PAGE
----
I was so pleased to see I could replace the standard alarm wav files on my Microsoft Surface with custom alarm wav files of the same name (C:\Windows\Media\Alarm01.wav). Who wouldn’t want to hear their cat meow every time a dental appointment looms on the horizon? Or hear their cute little one shout “Chwweeerios” on birthdays?
However, I am a little puzzled as to why the capability to record simple wav files is no longer standard within the Windows environment (example: Sound Recorder). The only thing I can find standard on the Microsoft Surface for audio recording is the Voice Recorder and it only records in the m4a format. So of course if I use the Voice Recorder to record my rabbit snorting like a pig I will now need to download additional software to convert the m4a file to a wav file and then place the wav file here to replace an existing alarm wav file: C:\Windows\Media.
This entire process is fine for me but it is too time consuming and complex for our business users and even if they were willing to do it, I am not keen on introducing a third party product for something that does something so mundane as converting a m4a to a wav, it would need to do more like also bake chocolate cakes or somehow make my pale skin a pretty tan color.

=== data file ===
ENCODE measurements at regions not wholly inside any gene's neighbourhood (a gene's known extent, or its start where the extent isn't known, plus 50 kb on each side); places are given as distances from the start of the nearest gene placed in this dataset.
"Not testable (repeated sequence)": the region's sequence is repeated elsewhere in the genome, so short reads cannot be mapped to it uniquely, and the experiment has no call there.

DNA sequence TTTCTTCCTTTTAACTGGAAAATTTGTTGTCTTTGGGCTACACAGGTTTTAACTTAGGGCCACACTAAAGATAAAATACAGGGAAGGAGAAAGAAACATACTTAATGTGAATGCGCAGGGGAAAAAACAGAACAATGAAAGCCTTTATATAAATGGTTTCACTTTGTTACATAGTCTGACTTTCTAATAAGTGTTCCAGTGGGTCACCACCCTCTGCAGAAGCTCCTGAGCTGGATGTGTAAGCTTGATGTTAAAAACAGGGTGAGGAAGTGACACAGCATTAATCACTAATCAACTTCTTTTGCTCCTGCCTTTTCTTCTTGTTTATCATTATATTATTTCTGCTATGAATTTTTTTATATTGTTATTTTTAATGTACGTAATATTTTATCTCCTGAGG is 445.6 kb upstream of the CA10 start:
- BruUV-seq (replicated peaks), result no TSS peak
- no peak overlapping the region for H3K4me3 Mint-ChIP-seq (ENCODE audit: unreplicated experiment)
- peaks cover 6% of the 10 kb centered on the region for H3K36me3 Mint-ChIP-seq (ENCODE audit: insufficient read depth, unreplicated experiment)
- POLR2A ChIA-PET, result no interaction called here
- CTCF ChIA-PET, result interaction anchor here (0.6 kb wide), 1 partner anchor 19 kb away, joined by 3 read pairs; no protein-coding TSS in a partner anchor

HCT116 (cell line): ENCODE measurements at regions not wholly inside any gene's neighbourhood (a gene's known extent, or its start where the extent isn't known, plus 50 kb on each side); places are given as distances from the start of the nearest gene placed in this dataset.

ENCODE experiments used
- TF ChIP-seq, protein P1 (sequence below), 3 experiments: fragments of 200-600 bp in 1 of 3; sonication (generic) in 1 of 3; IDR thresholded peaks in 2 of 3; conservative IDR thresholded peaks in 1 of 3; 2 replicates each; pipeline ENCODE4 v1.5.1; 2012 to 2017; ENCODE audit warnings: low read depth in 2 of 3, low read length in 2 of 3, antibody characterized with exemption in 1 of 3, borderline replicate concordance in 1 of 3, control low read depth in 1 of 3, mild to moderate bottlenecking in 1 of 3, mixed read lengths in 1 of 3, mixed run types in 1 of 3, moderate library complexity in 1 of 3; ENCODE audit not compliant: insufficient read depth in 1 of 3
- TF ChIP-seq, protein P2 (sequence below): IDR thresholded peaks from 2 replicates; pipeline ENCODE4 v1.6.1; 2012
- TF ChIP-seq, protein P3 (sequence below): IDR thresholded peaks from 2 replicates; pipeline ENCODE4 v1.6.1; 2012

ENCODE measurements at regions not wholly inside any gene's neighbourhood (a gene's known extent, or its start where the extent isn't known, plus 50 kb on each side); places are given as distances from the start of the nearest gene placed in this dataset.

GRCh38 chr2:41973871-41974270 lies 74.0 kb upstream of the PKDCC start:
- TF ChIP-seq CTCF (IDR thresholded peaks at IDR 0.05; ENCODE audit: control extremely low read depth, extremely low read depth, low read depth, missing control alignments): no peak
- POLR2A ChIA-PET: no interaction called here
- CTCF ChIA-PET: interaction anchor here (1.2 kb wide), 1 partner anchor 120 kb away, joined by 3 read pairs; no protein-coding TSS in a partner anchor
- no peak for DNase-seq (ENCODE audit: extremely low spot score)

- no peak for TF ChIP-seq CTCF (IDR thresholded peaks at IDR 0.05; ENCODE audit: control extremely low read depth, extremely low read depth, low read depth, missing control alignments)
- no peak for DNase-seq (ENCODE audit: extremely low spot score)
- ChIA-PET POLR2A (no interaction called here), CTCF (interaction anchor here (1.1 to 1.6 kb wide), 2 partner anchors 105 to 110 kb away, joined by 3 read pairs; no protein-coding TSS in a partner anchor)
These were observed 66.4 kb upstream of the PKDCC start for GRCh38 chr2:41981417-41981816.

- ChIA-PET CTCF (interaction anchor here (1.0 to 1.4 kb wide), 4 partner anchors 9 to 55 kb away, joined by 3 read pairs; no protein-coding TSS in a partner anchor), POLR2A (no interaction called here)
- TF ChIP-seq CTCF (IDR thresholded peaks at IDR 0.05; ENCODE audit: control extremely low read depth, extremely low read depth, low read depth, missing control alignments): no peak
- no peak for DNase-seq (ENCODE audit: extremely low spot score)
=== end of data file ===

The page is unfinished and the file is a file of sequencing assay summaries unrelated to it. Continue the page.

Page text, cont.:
Are you a newbie developer in the world of web content maintenance? If you are then be aware of the Adobe PDF Endless Pit of Destruction and Pain (aka APEPDP) so you can avoid the horrors it may bring.
What is APEPDP? In a nutshell it is the delivery of web content to the masses in the form of a PDF document that may subsequently awaken a nightmare of maintenance and usability issues for as far as the eye can see. This is an example of how the horror may unfold:
- A client creates a Microsoft Word document.
- The client converts the document into a PDF document.
- The client gives the PDF to the web developer or webmaster to add to a web page.